Samuel Renner 1891 Biography

Biography - Samuel Renner

SAMUEL RENNER. How blessed and sweet is the rest that follows the labor of a long day spent in adjusting the work and management of one's duties, no matter in what calling. Even so is the rest in the evening of life that a man feels and enjoys after a career of which each day was a repetition of its predecessor in hard manual labor, and the worry of daily existence. This rest is now enjoyed by the gentleman who is the subject of this little biographical sketch in outline. An energetic, stirring man whose whole ambition and energies was to keep in the van of his affairs, and abreast with the time in advancement of all kinds, he has well-earned the pleasant retirement from active duties that he now enjoys.

Our subject, who is now a retired farmer, is a son of Tobias Renner, who was probably a native of Maryland. His mother was Cynthia Smith, who was born in New Jersey. They came to Shelby County, this State, from Belmont County, Ohio, in 1837, although after marriage they first settled in Pennsylvania, removing from there to Guernsey County, Ohio, whence they went to Belmont County. At their advent into this State and country, they settled in Richland Township, where they lived for some years. The father died about 1840. The mother survived her husband for several years, at last passing away in Richland Township. They were the parents of a large family of children, of whom our subject was the second in order of birth. He was probably born in Green County, Pa., his natal day being November 12, 1815.

Samuel Rentier made his advent into Shelby County with his parents in the fall of 1837. They at once settled upon a farm, and the lad was brought up to that calling, and has always followed it. He was married in Richland Township, November 8, 1838, to Miss Martha Balch, a daughter of Amos and Martha (Leach) Balch. The former was a native of Tennessee. The mother died when Mrs. Renner was quite young. The family went from Kentucky to Indiana, where the mother's death took place. After that sad event Mr. Balch came to Shelby County, this state, in 1836, settling in Richland Township, where he lived for about four years, at the expiration of which time he removed to Bond County, and there died. Mrs. Renner is one of a family of eleven children, there having been seven sons and four daughters, and of these the lady who became the wife of our subject, was the youngest. She was born in Indiana, September 30, 1821.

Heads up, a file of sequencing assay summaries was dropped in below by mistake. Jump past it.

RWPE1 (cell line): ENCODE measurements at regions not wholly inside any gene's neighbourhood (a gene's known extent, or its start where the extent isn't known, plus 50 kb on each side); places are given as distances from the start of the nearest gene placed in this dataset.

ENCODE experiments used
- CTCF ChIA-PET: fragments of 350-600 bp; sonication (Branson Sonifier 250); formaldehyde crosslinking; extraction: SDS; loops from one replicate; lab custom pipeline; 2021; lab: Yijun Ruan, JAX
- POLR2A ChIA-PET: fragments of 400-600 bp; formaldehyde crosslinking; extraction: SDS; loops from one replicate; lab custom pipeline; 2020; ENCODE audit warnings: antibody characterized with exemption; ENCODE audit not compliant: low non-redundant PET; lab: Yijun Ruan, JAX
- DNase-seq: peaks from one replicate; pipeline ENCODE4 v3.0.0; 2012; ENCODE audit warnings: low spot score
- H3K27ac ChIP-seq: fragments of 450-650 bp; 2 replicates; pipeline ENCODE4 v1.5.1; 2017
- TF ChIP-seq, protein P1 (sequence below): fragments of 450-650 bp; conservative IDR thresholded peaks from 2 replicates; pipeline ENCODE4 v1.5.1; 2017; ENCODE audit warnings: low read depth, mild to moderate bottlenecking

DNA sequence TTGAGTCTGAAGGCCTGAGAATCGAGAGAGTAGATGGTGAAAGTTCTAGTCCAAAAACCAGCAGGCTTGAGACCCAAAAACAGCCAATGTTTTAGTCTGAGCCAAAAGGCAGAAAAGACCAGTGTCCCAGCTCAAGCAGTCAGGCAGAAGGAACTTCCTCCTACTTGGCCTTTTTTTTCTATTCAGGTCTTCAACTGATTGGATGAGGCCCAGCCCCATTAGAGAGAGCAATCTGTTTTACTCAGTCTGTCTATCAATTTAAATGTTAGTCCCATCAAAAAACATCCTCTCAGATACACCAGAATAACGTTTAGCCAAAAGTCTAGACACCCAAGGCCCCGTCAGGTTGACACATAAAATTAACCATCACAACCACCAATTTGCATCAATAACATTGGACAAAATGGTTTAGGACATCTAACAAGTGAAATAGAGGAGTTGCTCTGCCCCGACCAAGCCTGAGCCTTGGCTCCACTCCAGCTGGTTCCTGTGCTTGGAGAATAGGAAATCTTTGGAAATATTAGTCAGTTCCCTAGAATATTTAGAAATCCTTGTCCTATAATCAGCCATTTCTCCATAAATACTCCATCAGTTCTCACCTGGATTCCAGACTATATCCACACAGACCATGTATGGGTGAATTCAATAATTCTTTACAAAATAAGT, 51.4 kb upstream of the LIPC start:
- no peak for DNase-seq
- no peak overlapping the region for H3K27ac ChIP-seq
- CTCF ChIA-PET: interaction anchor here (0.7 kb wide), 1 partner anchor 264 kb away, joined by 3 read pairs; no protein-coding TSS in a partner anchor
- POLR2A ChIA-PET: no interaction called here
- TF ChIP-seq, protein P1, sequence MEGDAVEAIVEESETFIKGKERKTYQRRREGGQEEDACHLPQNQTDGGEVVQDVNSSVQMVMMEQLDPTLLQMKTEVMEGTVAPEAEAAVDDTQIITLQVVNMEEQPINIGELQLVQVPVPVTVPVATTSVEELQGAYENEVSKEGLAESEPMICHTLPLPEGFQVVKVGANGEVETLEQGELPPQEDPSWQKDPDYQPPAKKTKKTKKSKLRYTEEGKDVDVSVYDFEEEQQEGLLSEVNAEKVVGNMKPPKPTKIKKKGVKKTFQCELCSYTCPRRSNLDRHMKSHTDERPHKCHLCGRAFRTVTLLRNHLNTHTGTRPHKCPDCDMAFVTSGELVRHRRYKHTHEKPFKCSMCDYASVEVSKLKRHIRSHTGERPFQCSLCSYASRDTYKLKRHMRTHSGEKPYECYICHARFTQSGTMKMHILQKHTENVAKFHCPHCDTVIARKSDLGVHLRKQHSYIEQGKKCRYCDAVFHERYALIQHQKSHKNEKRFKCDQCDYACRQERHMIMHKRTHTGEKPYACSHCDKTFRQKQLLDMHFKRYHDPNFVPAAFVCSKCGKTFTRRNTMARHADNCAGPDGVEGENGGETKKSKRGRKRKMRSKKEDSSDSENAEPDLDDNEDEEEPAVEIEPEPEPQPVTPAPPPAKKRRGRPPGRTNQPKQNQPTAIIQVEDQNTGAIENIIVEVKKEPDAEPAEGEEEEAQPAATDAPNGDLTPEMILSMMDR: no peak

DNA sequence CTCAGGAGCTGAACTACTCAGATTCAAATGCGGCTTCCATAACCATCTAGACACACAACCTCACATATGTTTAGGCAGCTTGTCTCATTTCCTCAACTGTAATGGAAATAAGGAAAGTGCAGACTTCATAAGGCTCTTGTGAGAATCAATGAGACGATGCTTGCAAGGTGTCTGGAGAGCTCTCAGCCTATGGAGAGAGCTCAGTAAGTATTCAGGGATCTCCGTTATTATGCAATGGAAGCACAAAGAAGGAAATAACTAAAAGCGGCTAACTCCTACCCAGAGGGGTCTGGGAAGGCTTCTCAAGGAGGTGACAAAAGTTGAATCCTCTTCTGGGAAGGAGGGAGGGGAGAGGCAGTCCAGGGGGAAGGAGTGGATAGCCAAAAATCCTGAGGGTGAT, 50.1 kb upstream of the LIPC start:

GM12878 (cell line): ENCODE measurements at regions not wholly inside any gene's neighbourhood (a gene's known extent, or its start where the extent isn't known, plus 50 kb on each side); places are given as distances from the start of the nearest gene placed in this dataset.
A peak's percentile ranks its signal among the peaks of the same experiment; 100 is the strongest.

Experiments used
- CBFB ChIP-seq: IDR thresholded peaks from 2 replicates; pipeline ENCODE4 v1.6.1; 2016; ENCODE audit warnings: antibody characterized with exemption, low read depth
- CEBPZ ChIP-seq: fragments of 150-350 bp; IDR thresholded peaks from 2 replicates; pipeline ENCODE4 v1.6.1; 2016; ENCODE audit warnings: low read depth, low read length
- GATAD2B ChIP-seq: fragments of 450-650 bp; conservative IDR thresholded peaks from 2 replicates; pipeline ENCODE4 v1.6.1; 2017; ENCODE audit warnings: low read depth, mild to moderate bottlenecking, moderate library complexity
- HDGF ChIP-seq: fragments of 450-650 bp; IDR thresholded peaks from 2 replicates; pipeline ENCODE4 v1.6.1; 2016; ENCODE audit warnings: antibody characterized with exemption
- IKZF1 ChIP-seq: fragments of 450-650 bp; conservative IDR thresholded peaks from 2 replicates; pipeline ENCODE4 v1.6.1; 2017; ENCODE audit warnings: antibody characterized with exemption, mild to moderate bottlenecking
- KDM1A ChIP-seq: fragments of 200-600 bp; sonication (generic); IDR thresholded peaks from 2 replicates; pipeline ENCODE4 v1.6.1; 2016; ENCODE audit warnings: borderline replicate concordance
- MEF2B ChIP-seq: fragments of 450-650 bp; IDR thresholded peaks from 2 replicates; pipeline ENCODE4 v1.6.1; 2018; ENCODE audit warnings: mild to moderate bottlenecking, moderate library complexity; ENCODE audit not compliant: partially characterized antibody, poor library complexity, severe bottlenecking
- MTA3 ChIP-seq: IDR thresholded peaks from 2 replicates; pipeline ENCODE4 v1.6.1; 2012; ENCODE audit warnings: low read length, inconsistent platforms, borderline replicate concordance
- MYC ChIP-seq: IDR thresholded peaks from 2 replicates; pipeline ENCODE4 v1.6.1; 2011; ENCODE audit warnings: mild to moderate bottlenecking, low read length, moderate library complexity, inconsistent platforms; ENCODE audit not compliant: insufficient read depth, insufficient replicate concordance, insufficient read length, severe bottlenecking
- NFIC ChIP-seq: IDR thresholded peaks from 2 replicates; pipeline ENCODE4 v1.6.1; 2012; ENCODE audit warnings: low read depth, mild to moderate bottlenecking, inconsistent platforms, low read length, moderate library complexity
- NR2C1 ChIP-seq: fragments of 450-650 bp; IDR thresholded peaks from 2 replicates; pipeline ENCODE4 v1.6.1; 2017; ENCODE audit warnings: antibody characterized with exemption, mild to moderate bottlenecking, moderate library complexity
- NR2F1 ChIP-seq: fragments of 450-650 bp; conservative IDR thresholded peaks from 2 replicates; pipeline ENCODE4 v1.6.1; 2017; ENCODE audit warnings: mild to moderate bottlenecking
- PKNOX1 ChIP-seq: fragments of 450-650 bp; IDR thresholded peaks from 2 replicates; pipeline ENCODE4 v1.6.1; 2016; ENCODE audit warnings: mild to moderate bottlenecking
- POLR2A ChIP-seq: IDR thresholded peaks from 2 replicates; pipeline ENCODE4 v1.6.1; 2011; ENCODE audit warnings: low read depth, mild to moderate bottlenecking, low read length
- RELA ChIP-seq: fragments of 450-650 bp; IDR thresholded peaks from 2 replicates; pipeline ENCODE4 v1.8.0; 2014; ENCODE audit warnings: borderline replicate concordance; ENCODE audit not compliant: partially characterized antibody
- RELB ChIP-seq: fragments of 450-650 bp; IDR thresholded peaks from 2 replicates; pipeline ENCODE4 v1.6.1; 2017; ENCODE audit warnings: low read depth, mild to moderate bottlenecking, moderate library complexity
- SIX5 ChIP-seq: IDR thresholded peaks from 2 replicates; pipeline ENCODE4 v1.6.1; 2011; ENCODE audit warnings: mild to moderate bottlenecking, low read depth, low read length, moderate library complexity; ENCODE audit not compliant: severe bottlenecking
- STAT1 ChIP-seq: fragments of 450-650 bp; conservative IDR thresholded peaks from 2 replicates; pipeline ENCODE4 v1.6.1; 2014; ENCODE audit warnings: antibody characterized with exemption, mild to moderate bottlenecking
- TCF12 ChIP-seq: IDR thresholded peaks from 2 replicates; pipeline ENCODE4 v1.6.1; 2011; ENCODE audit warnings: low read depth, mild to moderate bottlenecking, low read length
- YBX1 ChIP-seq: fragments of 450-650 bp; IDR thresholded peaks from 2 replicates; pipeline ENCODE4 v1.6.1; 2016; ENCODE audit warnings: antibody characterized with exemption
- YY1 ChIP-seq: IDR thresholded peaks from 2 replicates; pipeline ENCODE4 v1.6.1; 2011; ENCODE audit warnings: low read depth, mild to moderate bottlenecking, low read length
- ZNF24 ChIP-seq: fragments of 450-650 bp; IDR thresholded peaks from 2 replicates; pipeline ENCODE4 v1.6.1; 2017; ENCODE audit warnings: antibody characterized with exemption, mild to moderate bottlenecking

After the union of our subject and wife, they settled in Richland Township, on a farm located on section 27, where they lived upwards of fifty years, until March, 1889, when they removed to Strasburg, where they are now making their home. Their town residence is a cozy place, where they can enjoy the afternoon of life with its soft mellow sunset in serenity and peace. Some of their children live near at hand, and in them and the lives of their families they live again their own youthful experience. Mr. and Mrs. Renner are the parents of twelve children. Those living are Martha, John, Joseph, Emeline, James and Elizabeth. Martha is the wife of Joseph Rouse, and is distinguished for her matronly bearing, being a gentle and loving wife and helpmate; Emeline married James Turner; Elizabeth is the wife of Berry Barker. The eldest son, Stephen was a soldier in the War of the Rebellion, and died a victim of typhoid fever, at Jefferson Barracks, Mo., after having served for three months. The other deceased children passed away when young.

In his political preference Mr. Renner is a Republican having been in his youth, a follower of the old line Whig party. Religiously he and his wife are members of the Cumberland Presbyterian Church, in which body they have done good service. Our subject and his wife have passed a long life in usefulness and devotion, not only to their own personal desires and aims, but for the elevation and help of their fellow-men. They have more than passed the scripturally allotted portion of life and approach the time when wearied with the cares of existence, each will be glad to say:

"Good night; now cometh gentle sleep,
"And dreams that fall like gentle rain;
"Good night! Oh holy, blessed and deep
"The rest that follows pain,
"How should we reach God's upper Light
"If life's long day had no good-night."

Extracted 13 Jan 2018 by Norma Hass from 1891 Portrait and Biographical Record of Shelby and Moultrie Counties Illinois, pages 436-439.

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